The key details students might identify with Exit include the facts that it is an immersive video meant to be viewed in a circular gallery. It was part of an art installation. Rather than a picture, it is a data visualization landscape, creating pictures/patterns out of numbers or statistics. The data illuminates human migrations, ecological disruptions, and forced ‘exits’. It presents six maps/scenarios/texts/sounds, while Moran created one frame of a scene. They might also describe the relation of viewers bodies to the work and the lack of horizon line.
2. Presentation by Mexican refugee/immigrant support center staff.
Follow-up discussion can highlight some ways that US environmental policies are designed to restrict/disenfranchise/ignore unwanted populations such as Mexican refugees. The Cronan reading is useful to draw upon to help develop this discussion, as well as Park and Pellow’s article. (See Resources)
3. At the end of this class, Writing Assignment instructions are introduced.
After the immersive experience, and as part of a follow-up class, students reflect on their responses and begin a new discussion on land, belonging, and the Mexican refugee experience.
Prior to your immersive experience in the Digital Scholarship Lab on the 2nd floor of the Main library), you need to review William Cronan’s “The Trouble with Wilderness: or Getting Back to the Wrong Nature,” from Uncommon Ground: Rethinking the Human Place in Nature (1996). The following questions should be answered and submitted for review:
What is your own definition of “wilderness”? Where does it exist for you? (or where do you encounter it, if you do experience it)
What is Cronan’s “trouble with wilderness”?
How has wilderness been conceptualized historically by Euro-American painters? List 2-3 examples of works we’ve looked at in class to support your ideas here.
Why might trying to preserve “wilderness” be futile, according to Cronan?
Why might trying to preserve “wilderness” justify indifference to problems of famine, poverty, and human suffering in the “overpopulated” places of the earth, according to Cronan?
What is the difference between an immigrant and a refugee?
Moran’s Grand Canyon of Yellowstone (1872)
Review: What were the characteristics of a “Big Picture” landscape? [scale, composition, content]
Exit (2015); while screening think about the following:
Data visualization is the graphic representation of data. It involves producing images that communicate relationships among the represented data to viewers of the images. This communication is achieved through the use of a systematic mapping between graphic marks and data values in the creation of the visualization.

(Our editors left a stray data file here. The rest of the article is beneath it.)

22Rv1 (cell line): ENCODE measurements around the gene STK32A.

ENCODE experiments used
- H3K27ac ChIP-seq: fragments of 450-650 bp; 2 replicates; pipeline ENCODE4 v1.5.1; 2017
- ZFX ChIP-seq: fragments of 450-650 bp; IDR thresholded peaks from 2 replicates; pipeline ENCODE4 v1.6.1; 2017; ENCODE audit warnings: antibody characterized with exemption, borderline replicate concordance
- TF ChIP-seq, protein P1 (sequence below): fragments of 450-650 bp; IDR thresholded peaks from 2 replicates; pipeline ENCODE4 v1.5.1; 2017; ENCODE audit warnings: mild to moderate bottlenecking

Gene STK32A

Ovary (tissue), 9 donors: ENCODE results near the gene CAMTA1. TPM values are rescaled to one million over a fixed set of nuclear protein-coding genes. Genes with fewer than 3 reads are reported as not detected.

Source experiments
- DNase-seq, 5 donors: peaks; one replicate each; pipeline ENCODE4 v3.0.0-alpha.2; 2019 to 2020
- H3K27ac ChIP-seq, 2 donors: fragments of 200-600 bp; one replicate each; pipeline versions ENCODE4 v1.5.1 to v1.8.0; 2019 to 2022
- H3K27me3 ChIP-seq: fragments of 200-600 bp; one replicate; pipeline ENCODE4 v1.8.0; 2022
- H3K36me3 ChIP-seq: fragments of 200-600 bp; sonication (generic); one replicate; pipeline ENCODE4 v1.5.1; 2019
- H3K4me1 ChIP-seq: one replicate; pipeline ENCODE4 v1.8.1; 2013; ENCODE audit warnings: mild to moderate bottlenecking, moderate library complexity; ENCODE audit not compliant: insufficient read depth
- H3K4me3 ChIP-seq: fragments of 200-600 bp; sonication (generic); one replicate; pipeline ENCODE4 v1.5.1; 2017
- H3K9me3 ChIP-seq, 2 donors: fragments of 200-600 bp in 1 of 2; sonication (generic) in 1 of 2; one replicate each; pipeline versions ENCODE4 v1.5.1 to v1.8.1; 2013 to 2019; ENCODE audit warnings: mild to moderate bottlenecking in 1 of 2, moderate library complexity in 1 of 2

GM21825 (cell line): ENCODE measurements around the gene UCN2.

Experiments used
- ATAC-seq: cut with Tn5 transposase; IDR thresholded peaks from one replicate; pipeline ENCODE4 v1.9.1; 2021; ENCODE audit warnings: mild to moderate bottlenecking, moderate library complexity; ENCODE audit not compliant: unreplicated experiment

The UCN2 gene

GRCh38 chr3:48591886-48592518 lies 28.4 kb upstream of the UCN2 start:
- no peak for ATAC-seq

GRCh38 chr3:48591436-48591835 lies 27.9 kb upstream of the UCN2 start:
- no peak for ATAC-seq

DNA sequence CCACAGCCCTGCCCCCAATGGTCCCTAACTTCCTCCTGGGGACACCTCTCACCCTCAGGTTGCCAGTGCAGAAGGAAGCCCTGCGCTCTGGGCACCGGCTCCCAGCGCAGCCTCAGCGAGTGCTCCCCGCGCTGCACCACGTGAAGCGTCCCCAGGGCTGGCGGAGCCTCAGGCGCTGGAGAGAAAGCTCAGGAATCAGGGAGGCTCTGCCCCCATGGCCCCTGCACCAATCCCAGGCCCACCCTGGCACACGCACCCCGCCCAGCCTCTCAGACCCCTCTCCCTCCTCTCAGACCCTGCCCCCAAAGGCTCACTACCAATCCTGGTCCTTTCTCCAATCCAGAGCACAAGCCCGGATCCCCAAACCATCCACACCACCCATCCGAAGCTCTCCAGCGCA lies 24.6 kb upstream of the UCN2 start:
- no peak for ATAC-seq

How is Exit an example of “data visualization”? What sorts of data, sounds, maps are presented? What did that various sets of data teach you? Why so many sets/map?
How is/is this a landscape? In what way? Is there a horizon line? Where or why not?
Where is the viewer in relationship to the video presentation?
How and/or why is the idea of movement or ‘exit’ significant visually and conceptually? Can these ideas be applied to Moran’s landscape? How?
How do human beings interact with or relate to nature/the environment?
How do the immersive experiences of Moran’s wilderness and Exit’s global landscape compare? Why make Exit immersive?
Length: 950-word (three pages) minimum; each section should be about equitable in terms of length. Task 3 and 4 may be condensed into one extended reflexive section.
Task 1: Explain William Cronan's "problem with wilderness" as it is epitomized in Thomas Moran's The Grand Canyon of Yellowstone (1872). Include a thorough visual analysis with discussion on how 19th c viewers experienced it in Big Picture exhibitions.
Task 2: By way of a thorough visual analysis of Exit (2015), compare its immersive visual experience to Moran’s landscape painting.
Task 3: Cronan argues that this 19th c. conception of wilderness is still pervasive today and has been/is being used to ignore human suffering. Explain this in relationship to what you’ve learned about the Mexican immigration/refugee crisis.
Task 4: For your conclusion, explain what new vision of wilderness Cronan believes needs to replace the old conception and why. Is it possible anymore to paint this new vision, how? Or, if not, might data visualization be the model for more inclusive and environmentally responsible representations of nature? Why or why not?
Braddock, Alan C. and Christoph Irmscher. “Introduction,” in A Keener Perception: Ecocritical Studies in American Art History. Tuscaloosa: University of Alabama Press, 2009.
Cronan, William. “The Trouble with Wilderness; or, Getting Back to the Wrong Nature,” in Uncommon Ground: Rethinking the Human Place in Nature. New York and London: W. W. Norton & Company, 1996.
Park, Lisa Sun-Hee and David Naguib Pellow. “Roots of Nativist Environmentalism in America’s Eden,” in American Studies, Ecocriticism, and Citizenship: Thinking and Acting in the Local and Global Commons. London and New York: Routledge Press, 2013.
Anderson, Nancy K. “’Wondrously Full of Invention’: The Western Landscapes of Albert Bierstadt,” in Albert Bierstadt: Art and Enterprise. New York: Hudson Hills Press in association with The Brooklyn Museum, 1990.
________“’The Kiss of Enterprise’: The Western Landscape as Symbol and Resource,” in The West as America: Reinterpreting Images of the Frontier, 1820-1920, William H. Truettner, ed. Washington and London: Smithsonian Institution Press for the Nation Museum of American Art (1991).
Bedell, Rebecca. The Anatomy of Nature: Geology and American Landscape Painting, 1825-1875. Princeton University Press, 2001.
Kinsey, Joni. Thomas Moran and the Surveying of the American West. Washington and London: Smithsonian Institution Press, 1992.